Scholars' experience Details

Teaching outside the classroom

Teaching outside the classroom

One might wonder what a five-week internship at organic farm Bollywood Veggies has to do with being a teacher. The answer is everything, at least to Mr Ong Kian Jie, in the NTU-NIE Teaching Scholars Programme (TSP).

“As a helper there, I was expected to learn and work with a multitude of skills, including providing tours within the eco-farm, conducting workshops and camps for children and adults, as well as tending to the in-house bistro located there,” Mr Ong explains.

“It was a wonderful experience that tied into the Geography aspect of my degree, and I gained insight into food security, poverty and the importance of local food support.”

Mr Ong, 23, is currently pursuing a Bachelor of Arts in Education from the Nanyang Technological University (NTU). He aspires to become a principal in the future, and it is evident that teaching is his passion — apart from his Bollywood Veggies internship, Mr Ong has also been on a service learning trip to India and is the president of his Hall Council at NTU.

Chalking up experiences
But how do such experiences help him become a better educator?

Mr Ong’s trip to Sikkim, India, was in December 2016. It was part of an annual cultural exchange programme to teach and help the children living in the rural mountains of Sikkim.

“As a teacher-in-training, I felt the need to understand what it means to be a teacher not simply in Singapore, but the essence of being one,” Mr Ong says.

“Teaching in a completely different and unfamiliar environment opened my mind to how education can never be set in stone. It is highly dependent on the individual student, the environment, the personal circumstance and many more variables.”

Meanwhile, Mr Ong’s leadership role in his university’s Hall Council helps him hone leadership skills that he will need should he become a principal in the future. He started off as a recreational games director in 2016, and then became the president of NTU’s Pioneer Hall in the following year.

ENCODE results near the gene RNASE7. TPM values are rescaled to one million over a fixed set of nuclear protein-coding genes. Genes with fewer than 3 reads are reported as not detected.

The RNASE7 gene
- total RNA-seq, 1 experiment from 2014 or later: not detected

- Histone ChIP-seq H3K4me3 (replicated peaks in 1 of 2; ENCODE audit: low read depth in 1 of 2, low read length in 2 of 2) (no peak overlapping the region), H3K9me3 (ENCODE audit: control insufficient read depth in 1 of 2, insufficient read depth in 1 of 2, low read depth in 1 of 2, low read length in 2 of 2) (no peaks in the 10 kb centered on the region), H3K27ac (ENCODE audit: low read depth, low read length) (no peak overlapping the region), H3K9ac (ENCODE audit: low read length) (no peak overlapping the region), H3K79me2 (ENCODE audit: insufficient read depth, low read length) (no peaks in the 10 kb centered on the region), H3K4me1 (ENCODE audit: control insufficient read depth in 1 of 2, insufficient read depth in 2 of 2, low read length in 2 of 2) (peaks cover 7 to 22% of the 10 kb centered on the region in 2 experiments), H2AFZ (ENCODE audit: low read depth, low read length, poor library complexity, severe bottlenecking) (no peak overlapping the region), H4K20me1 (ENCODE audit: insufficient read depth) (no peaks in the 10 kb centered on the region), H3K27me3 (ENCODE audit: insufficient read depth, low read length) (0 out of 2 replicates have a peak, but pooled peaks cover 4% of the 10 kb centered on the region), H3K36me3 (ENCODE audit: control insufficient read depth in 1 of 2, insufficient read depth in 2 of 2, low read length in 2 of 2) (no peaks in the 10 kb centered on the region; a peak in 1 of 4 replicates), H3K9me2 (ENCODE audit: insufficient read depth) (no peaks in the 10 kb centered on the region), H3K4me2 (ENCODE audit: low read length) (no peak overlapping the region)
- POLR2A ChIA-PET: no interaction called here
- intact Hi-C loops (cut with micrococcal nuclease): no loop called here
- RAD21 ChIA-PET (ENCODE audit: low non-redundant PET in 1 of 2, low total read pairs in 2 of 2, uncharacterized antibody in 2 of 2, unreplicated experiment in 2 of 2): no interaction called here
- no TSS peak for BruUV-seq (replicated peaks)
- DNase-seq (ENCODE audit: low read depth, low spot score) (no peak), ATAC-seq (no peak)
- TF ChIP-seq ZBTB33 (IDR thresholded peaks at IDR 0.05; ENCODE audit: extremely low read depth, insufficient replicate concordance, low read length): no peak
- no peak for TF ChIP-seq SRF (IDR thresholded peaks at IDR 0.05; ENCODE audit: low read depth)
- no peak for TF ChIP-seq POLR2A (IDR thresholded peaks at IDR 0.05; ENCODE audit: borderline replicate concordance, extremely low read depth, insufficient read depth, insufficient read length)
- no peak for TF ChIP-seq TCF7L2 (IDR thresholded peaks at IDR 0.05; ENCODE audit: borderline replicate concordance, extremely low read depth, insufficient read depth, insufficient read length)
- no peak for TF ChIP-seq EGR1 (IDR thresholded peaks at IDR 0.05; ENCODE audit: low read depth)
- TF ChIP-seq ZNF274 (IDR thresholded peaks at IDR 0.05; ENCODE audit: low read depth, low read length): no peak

Mr Ong says: “I figured that if I wanted to understand the complexities of my students, I must first understand the people that are in my environment and be in similar shoes. Managing 600 university students with diverse interests and wants was a tough challenge, but I am glad to have gained the knowledge and skills through my term.”

He adds that his experience in the council has given him the skill of perspective-taking, and he has become a more empathetic person since then.

Inspiring mentor
Mr Ong was inspired by one of his teachers to become an educator himself. She is Madam Ang Wei May, who taught him mathematics while he was a Year 2 student at St. Andrew’s Junior College.

Describing her as his second mother, Mr Ong says she made him understand the importance of the subject and constantly nagged at him to complete his school work and to study hard for the future.

“Her passion for teaching inspired me to have the same selfless spirit a teacher has,” he says.

He took up the NTU-NIE Teaching Scholars Programme local university scholarship in 2016.

In addition to benefits such as priority hall stay, financial security, and sponsored overseas trips to places like Helsinki and Boston, TSP scholars also enjoy a unique curriculum which covers two essential aspects — content and pedagogy mastery.

It ensures that scholars are thoroughly drilled with the content mastery equivalent to any university degree out there and adds on a layer of educational understanding — the “how to teach” aspect.

“We take up curriculum modules to understand our scope, educational modules to build our personal teaching philosophy and portfolio and research on our chosen subject within the education fraternity,” Mr Ong says.

He adds that TSP scholars get to conduct plenty of research and have close consultative exchanges with his professors on the modules and learning process, essentially taking charge of their own education. They work hand-in-hand with their professors to improve the learning environment for budding teachers.

“Knowledge is a never-ending abyss and it always helps to constantly absorb and learn,” Mr Ong believes. “After all, they always say ‘knowledge is power’”.

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